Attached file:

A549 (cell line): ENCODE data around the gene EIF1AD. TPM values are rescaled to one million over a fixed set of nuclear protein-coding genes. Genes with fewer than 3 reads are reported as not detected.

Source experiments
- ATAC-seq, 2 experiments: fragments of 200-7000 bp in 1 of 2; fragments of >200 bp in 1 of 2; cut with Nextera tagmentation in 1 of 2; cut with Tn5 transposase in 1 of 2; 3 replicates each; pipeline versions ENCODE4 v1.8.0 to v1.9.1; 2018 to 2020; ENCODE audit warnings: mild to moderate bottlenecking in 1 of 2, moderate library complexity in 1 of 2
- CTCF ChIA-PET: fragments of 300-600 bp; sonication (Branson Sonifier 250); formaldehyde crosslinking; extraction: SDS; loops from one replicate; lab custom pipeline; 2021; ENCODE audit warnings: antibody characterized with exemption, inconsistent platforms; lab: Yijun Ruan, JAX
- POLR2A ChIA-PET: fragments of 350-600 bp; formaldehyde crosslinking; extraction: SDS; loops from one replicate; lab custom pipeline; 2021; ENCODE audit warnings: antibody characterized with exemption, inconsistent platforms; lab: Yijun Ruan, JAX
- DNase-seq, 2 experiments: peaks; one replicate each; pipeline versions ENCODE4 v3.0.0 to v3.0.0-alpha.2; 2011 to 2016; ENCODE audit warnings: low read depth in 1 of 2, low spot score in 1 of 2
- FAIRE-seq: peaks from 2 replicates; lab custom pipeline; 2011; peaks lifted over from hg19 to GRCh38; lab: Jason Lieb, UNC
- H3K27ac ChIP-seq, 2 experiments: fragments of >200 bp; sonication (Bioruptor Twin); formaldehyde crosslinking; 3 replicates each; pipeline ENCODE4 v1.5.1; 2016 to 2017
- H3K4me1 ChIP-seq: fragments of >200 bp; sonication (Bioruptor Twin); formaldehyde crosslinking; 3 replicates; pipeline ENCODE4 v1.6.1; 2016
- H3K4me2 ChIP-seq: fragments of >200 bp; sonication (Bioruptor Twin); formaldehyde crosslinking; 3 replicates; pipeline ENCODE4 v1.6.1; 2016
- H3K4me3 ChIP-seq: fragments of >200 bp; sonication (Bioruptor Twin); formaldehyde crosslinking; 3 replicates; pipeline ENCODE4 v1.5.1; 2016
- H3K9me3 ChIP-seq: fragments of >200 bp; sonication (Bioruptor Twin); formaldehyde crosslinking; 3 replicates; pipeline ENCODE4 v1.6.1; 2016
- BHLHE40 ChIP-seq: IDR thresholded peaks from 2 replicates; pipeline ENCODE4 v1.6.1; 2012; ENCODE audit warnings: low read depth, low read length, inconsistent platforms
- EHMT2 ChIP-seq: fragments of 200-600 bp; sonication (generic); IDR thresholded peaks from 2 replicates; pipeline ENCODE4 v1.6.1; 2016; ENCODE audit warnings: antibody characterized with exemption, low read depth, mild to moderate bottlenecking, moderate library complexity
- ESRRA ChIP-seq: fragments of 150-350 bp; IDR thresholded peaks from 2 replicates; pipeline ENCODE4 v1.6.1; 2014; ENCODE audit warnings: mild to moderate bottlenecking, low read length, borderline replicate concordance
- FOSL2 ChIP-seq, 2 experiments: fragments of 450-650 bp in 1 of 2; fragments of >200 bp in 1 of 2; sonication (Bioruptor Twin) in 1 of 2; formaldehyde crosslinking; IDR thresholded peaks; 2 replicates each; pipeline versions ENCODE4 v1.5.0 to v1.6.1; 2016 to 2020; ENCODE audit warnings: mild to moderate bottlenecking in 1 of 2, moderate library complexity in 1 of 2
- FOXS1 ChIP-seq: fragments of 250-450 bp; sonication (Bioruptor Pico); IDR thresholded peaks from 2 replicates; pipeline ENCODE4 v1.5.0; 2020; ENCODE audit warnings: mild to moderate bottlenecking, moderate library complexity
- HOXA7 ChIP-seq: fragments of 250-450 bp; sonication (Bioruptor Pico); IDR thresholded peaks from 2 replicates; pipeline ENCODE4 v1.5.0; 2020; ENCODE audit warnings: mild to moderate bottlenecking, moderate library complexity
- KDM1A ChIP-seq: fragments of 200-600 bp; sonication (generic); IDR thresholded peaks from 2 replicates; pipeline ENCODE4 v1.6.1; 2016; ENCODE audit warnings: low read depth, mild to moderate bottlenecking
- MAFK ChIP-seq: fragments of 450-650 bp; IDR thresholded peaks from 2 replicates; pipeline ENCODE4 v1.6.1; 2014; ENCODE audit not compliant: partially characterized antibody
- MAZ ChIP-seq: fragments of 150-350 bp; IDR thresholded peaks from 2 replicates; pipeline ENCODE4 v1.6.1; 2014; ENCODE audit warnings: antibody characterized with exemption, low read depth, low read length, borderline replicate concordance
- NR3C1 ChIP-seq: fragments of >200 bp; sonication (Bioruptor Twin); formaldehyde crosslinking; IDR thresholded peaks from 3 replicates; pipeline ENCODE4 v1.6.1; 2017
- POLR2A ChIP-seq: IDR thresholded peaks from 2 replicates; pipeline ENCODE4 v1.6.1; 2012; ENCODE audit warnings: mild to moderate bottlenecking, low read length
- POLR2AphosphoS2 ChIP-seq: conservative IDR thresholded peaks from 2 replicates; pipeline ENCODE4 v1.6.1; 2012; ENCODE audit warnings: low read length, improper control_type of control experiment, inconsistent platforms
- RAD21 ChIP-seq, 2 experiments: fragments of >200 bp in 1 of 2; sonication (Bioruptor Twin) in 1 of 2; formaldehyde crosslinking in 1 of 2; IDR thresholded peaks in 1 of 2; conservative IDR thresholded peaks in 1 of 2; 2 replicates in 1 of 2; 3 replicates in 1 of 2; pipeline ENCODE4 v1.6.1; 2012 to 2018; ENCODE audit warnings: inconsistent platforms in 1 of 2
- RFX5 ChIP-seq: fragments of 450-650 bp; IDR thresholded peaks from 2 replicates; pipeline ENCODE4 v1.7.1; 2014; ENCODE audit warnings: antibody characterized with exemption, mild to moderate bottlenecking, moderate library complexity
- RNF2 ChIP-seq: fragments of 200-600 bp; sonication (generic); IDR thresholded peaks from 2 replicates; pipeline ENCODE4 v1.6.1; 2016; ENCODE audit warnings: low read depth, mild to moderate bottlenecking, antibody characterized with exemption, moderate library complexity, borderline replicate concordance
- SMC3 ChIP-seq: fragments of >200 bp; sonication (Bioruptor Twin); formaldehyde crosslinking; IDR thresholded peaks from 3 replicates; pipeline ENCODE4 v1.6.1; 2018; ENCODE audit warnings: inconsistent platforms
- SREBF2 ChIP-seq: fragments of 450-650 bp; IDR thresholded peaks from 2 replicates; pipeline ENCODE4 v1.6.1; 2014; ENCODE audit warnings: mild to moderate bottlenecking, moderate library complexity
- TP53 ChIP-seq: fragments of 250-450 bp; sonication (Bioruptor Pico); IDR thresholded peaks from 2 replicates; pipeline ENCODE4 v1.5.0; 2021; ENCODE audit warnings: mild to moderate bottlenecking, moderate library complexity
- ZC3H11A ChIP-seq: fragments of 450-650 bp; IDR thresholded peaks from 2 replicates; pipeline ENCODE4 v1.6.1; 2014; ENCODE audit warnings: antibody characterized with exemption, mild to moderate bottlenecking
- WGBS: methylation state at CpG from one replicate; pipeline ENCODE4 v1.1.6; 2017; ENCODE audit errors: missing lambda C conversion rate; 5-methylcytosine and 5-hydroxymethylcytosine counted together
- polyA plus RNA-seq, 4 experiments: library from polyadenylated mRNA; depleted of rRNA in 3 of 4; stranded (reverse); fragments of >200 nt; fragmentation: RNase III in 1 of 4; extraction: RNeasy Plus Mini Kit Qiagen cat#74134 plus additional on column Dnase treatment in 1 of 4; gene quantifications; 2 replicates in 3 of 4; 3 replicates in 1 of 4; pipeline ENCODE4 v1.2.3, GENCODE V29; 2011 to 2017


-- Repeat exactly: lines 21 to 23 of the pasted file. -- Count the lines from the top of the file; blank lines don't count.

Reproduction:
- MAZ ChIP-seq: fragments of 150-350 bp; IDR thresholded peaks from 2 replicates; pipeline ENCODE4 v1.6.1; 2014; ENCODE audit warnings: antibody characterized with exemption, low read depth, low read length, borderline replicate concordance
- NR3C1 ChIP-seq: fragments of >200 bp; sonication (Bioruptor Twin); formaldehyde crosslinking; IDR thresholded peaks from 3 replicates; pipeline ENCODE4 v1.6.1; 2017
- POLR2A ChIP-seq: IDR thresholded peaks from 2 replicates; pipeline ENCODE4 v1.6.1; 2012; ENCODE audit warnings: mild to moderate bottlenecking, low read length